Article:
You've only been here half-an-hour!
I'm sure it seems like half-an-hour to you.
-It was half-an-hour, I promise you.
-It's just I find the...
It's the sheer being out there, the shouting bit.
I'm naturally really like that. And you guys, "Woah!"
-You'd be no good to me.
Do cockneys like you speak like that all of the time?
What, you think I go home and put on another voice?
-It's just, it's exhausting.
-I'm not an actor, I'm a greengrocer.
This is me.
-Micky Flanagan, is he putting it on?
-Who's Micky Flanagan?
LAUGHTER AND APPLAUSE
I did call an old lady "sweetheart" at one point.
I felt really excited about that,
like when I was an 11-year-old and scored a half-century
in a cricket match at prep school...
If you take accent, right, Brian Sewell said,
"One could never make love to a woman with a glottal stop."
I should explain what that is.
If you say, "the lottery", you say "the lo-ery".
So the Ts are replaced by a glottal stop.
-Oh, good. He's not after me then.
-We've got a picture of Brian.
He has got a bit of a chip on his shoulder.
Is that a chip?
I wouldn't want to sleep with anyone, some people are so posh they don't move their top lip.
It's not mumbling, it's like, "I don't think I'm going to go round there."
It's just like, well, if you're not bothered to move your top lip,
I'm not bothered to talk to you, to be honest.
I've never noticed that before. That is absolutely spot-on.
My friend introduced me to a girlfriend and she talked to me for ten minutes.
I said to him, "That's unacceptable.
"I can't speak to her again until she's learnt to move her face".
I make a lot of effort, really move my face a lot, so you know I am talking.
And she's like, "Yes so we're going to have a drink, have a drink. Really nice to meet you."
What are you doing?
If you are posh, I think the way forward is to be a bit foolish.
Working-class people like posh people if they are a bit silly.
Ping-pong was invented on the dining tables of England,
ladies and gentlemen, in the 19th century, it was.
And it was called whiff-whaff.
And there I think you have the essential difference between us and the rest of the world.
Other nations, the French looked at a dining table and saw an opportunity to have dinner.
We looked at a dining table and saw an opportunity to play whiff-whaff.
I say to the world, ping-pong is coming home!
LAUGHTER AND APPLAUSE
You know, exactly. We kind of like him, though.
He has embraced his poshness.
Isn't ecstacy a terrible drug?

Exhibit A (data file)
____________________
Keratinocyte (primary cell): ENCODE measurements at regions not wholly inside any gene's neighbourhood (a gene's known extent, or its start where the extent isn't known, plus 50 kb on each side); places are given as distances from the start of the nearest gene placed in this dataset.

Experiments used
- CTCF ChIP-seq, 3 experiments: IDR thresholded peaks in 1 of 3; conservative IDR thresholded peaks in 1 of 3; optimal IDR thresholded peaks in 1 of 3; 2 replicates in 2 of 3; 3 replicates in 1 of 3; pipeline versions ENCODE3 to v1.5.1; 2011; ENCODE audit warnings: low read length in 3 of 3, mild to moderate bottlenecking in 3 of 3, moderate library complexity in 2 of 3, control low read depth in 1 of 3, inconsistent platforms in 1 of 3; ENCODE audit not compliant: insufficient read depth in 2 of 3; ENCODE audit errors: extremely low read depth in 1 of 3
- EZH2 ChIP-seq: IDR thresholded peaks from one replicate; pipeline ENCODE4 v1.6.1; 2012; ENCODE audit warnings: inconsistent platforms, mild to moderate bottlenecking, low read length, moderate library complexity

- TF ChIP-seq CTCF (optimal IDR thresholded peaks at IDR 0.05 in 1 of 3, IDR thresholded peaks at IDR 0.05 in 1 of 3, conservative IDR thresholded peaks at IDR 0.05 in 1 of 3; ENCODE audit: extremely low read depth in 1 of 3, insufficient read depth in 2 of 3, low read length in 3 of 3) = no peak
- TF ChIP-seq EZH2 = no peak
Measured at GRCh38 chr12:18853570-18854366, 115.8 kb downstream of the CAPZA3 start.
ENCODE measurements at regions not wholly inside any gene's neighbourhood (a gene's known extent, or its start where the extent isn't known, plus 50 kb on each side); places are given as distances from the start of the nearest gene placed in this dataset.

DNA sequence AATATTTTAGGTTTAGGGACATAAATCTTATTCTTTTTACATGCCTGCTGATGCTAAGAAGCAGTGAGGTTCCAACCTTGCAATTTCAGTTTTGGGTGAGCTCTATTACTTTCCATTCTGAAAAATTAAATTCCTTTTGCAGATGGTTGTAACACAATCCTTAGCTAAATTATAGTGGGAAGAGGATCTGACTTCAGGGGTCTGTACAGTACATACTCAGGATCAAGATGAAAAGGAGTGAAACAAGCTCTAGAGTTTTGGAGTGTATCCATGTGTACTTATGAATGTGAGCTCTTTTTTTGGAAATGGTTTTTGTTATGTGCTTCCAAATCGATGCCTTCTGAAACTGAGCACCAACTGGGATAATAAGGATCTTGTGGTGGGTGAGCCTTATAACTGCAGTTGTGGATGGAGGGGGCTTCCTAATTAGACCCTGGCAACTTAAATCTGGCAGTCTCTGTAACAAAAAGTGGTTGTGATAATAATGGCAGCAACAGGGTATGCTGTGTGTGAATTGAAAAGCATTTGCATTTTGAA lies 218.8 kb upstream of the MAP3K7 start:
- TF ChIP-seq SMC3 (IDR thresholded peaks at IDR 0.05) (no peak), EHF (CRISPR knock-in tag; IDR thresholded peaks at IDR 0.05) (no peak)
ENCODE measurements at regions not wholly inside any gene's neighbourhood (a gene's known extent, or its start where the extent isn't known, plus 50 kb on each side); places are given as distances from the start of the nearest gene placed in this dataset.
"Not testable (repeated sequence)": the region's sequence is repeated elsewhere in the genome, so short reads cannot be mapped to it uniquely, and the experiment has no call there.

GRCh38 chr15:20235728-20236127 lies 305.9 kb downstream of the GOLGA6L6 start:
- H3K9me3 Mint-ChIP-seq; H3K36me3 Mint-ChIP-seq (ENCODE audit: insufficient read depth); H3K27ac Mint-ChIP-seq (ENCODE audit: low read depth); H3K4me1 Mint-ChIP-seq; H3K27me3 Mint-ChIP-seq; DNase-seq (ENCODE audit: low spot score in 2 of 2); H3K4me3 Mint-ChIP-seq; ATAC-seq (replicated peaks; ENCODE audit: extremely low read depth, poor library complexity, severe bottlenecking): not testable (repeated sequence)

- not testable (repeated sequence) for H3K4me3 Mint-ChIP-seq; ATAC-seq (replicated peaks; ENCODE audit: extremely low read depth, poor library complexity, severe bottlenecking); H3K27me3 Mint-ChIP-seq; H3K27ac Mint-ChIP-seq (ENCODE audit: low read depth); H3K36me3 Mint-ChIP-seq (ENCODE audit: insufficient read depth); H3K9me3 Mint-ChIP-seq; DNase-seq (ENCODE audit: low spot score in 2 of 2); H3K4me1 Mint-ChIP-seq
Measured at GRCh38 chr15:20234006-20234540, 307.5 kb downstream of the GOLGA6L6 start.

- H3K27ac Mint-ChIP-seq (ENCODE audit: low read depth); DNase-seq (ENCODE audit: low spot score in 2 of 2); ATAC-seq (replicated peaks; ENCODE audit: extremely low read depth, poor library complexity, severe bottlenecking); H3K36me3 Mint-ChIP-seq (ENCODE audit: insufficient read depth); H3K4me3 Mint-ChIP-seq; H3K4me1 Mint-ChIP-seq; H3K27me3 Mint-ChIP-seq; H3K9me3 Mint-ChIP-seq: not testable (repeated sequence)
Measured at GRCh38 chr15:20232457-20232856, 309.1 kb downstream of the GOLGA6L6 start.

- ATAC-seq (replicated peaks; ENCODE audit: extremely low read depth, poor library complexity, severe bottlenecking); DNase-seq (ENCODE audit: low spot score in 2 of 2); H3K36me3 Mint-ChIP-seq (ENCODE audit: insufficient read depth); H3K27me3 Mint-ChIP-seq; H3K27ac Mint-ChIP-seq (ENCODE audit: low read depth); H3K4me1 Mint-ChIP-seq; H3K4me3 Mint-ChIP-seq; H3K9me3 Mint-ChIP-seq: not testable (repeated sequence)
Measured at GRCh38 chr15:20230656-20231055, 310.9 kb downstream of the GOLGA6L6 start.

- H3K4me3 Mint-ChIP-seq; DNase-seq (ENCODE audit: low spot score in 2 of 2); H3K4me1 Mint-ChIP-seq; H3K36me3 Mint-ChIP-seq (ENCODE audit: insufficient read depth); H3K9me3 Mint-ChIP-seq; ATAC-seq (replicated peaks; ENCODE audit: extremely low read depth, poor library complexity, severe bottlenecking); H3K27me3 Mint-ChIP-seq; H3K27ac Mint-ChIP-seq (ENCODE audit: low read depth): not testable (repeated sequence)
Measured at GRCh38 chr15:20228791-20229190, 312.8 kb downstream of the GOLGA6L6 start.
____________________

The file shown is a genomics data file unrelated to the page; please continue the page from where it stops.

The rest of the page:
I bet Steve Ovett watches that clip over and over again on YouTube
with Sebastian Coe, going, "Look how fucking uncomfortable you look now!"
You very rarely meet people who speak really well.
You can't immediately tell if someone
is well educated because they'll drop their accent down a bit,
especially if they're round working class people.
And the same with working class people. They'll try a bit harder, maybe.
You know this estuary English thing in London,
where everybody sort of sounds the same, don't they?
So you think it's sort of moulding into an amorphous mass?
One famous person who sort of did that route
of going from a bit posh to a bit working class was Nigel Kennedy.
This is Nigel Kennedy when he was a young man and as he is now.
It's a bit frightening thinking about it sometimes
but I think it's the best place for me.
We've got all night of Vivaldi and stuff, like...
Vivaldi, You've got to have a break away from this geezer, you know.
I think that's a deliberate move, isn't it?
He was in that area at the time of trying to make
classical music slightly more popular.
That was the perfect way to do it.
A little bit, you know, football shirt and start to talk
like that a little bit.
But it worked for him, didn't it?
Unless they took him straight from that interview of him as a child to a football ground
and he didn't get out until that day.
This is a picture of him at a premier.
That can't be right, can it?
It looks like a special premiere for the homeless.
He'll never get run over, that is for sure.
That thing about the walk, see, I've seen guys walking around
with that very open, "Here's my manhood."
-Do you walk like that, Mick?
-I can do.
-If I want to.
-The Cockney tradition,
he has got quite a bow, especially Friday night,
going down the pub, put a nice shirt on, I'm going to have a walk about.
"I'm 'ere. Awight, ladies! What's 'appening?"
Everyone's thinking, by the way, "Arsehole".
When working class men come into the house, you can always tell
because they empty all of their pockets and put their keys, everything goes on the table.
Maybe that's because they need groin space.
I was wondering, because the walk is all about swinging your knees and showing your genitals,
if that's where the word Cockney actually came from.
I'm interested in this idea that you can even tell someone's class
by the way they move about, what they look like.
In the 1950s, people used to go out and they used to watch people
in the street and work out what class they were.
-I think that by the way they're carrying their luggage...
No taxi and all stuffed in the bags like that.
I think the lady possible sets her own hair,
which is always an indication.
-Do we agree then?
-A skilled worker, I would say so.
Do you reckon if we looked at someone in the audience
we could have a rough idea of what their sort of social status was, just by the look of them?
Can we just pick someone, just put them up on the monitors? Here we go.
Ah, I thought middle class and then I saw that gap between the two front teeth.
And I thought, "That's been formed by years of Woodbines!"
-I think she's posh.
-You think she's posh?
-I don't think she's that posh.
-I think she's posh posh.
-No, I don't think she's posh.
-She looks like she's in the caring profession.
-She could possibly be a nurse or something.
-What's your name?
OK... Do you think that's posh?
-That's not not posh.
-OK. And what do you do, Helen?
-I'm a student.
-What's she studying though?
-What do you think of yourself as?
-Lower middle, OK. I'm interested in the man next to you, in the spectacles.
I think he could be a minor royal.
Um... What do you think?